Editorial speculation: It appears that #1 and 4 intake lobes are more likely to wear first. Franko6 has a theory that that the factory torque spec on the rocker bolts is too high. The rockers don't go all the way to the end of the cap and when combined with other factors such as insufficient oiling, slight warping could be a contributing factor to camshaft lobe wear. This is just a guess and I am not a professional mechanic or engineer - it also doesn't explain why only some engines get wear. There are modifications to the bearing cap that will increase oiling and might reduce wear (not just because of more lubrication but because oil takes away heat) but it hasn't been tested over the long term. Bearing caps are matched to the head and are not interchangeable. There are also the option of performance camshafts from KermaTDI linked in the parts section. Feel free to post in the myturbodiesel forum for more details. Any non factory modification or torque spec is done at your own risk!

VW installed a mix of black nitrided hardened lifters and silver color non nitrided lifters across model years. VW probably recognized there was a problem and changed the lifters. As far as I'm aware, all mk4 PD engines came with silver lifters. Early mk5 came with silver and then half silver/half black lifters because I'm guessing they wanted to save money and use the older ones or get by with minimal changes. All replacement lifters should be black. PD cylinder heads share many parts but the BEW engine has a shorter lobe and shorter duration vs. the BRM and BHW. This means decreased contact time, a better oil film, and in theory, less chance of camshaft wear. While any SOHC PD camshaft will fit any SOHC PD head, using the wrong camshaft will change 2 major engine operations: long the valves are open and how the fuel injector rockers press the fuel injector. Both/either may result in sluggish engine response.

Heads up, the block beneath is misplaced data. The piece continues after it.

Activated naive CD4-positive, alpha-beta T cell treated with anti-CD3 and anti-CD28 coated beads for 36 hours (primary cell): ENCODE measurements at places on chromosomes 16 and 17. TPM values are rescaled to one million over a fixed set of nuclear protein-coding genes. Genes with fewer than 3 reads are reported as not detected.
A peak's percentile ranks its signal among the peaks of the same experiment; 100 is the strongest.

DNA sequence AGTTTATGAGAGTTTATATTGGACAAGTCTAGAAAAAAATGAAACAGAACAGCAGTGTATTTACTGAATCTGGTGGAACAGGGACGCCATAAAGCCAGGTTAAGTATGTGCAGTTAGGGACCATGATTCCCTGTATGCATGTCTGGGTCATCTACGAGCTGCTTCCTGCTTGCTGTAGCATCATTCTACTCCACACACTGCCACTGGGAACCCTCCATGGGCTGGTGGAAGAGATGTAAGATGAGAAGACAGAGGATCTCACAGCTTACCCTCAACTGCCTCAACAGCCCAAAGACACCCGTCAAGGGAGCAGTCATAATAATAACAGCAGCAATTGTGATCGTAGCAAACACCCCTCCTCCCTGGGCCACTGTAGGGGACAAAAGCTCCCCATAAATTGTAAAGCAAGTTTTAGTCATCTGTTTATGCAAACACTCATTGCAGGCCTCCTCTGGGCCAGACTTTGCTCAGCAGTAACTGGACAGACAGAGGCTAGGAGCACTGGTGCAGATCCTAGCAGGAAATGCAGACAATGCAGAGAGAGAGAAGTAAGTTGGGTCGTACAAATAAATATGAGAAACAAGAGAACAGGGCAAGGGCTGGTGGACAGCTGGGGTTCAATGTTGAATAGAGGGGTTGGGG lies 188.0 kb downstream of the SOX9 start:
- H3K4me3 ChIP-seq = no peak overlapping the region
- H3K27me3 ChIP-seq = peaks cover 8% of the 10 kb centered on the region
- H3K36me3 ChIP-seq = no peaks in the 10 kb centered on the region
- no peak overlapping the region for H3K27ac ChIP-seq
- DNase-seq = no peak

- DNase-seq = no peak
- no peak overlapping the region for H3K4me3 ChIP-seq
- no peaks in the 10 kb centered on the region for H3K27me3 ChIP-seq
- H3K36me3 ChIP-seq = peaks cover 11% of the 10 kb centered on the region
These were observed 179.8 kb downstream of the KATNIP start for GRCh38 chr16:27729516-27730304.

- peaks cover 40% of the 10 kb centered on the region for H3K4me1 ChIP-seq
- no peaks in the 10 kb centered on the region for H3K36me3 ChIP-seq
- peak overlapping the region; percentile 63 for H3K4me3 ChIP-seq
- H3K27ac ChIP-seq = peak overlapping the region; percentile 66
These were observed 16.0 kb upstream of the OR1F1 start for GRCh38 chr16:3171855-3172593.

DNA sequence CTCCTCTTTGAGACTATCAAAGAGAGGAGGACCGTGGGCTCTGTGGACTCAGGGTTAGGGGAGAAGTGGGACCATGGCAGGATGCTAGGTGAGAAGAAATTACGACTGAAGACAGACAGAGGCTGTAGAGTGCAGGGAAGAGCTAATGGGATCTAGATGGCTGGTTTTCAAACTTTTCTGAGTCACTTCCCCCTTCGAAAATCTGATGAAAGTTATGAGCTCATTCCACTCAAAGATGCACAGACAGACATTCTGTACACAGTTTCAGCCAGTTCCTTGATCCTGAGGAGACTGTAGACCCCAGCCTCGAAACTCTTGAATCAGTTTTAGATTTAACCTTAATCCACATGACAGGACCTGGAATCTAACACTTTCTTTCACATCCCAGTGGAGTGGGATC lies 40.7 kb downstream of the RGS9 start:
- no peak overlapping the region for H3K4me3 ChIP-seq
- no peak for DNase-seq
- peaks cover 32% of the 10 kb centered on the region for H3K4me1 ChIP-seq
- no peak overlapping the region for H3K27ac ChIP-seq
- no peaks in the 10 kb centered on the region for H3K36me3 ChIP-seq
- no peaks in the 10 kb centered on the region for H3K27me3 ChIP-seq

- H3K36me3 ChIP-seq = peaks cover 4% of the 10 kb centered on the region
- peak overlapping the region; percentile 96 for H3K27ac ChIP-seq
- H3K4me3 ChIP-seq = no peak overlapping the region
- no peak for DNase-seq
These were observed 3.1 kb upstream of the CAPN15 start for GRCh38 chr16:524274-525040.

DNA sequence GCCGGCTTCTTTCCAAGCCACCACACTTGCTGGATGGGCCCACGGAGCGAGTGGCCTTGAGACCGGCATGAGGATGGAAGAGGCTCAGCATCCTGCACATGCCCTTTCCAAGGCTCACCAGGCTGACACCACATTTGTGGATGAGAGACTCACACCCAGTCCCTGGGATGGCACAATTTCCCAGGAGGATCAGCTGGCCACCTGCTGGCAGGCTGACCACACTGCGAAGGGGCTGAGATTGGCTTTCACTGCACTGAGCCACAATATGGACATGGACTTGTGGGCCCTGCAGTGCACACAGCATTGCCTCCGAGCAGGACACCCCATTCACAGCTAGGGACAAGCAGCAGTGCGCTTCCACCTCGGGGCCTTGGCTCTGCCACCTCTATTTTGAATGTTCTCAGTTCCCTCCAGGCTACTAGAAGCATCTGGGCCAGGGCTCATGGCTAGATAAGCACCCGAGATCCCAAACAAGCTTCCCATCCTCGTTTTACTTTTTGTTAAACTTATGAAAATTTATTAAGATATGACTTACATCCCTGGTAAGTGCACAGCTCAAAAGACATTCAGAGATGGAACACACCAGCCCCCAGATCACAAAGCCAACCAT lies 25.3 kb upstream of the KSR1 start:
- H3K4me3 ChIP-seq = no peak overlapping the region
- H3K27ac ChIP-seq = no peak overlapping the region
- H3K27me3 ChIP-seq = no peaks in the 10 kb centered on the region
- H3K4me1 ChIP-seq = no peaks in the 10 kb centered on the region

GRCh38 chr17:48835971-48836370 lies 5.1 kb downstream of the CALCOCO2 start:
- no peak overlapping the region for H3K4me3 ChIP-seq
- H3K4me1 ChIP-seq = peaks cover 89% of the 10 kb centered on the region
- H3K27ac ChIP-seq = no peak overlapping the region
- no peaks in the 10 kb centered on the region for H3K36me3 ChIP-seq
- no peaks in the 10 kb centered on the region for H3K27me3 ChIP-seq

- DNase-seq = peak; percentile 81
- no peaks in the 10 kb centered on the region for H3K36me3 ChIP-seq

Posted on Jan 13, 2015

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Consult the Owner's Manual, or view the oil specifications on the fill cal or dipstick (usually the fill cap) located under the hood. Depending upon mileage you may not want to vary from manufacture specifications, or risk voiding your vehicle's warranty should any remain. The VW TDI's are typically high maintenance engines. I would strongly recommend staying with the manufacture's oil specifications, and do not overfill the oil in your vehicle.

Posted on Jun 03, 2010

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Posted on Jan 02, 2017

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If you drove after the oil change, I would kind of rule that out. There are many noises an engine makes and nine are good so you should be concerned about it. Bring it to another guy to check if you're not satisfied with this guy.

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AFTER RUNNING FOR AWAHILE GETTING A NOISE LIKE A SEATBELT ALARM GOING OFF, THEN IT GOES OFF, THEN ON, THEN OFF THOUGHT IT WAS WATER OVER HEATING, NO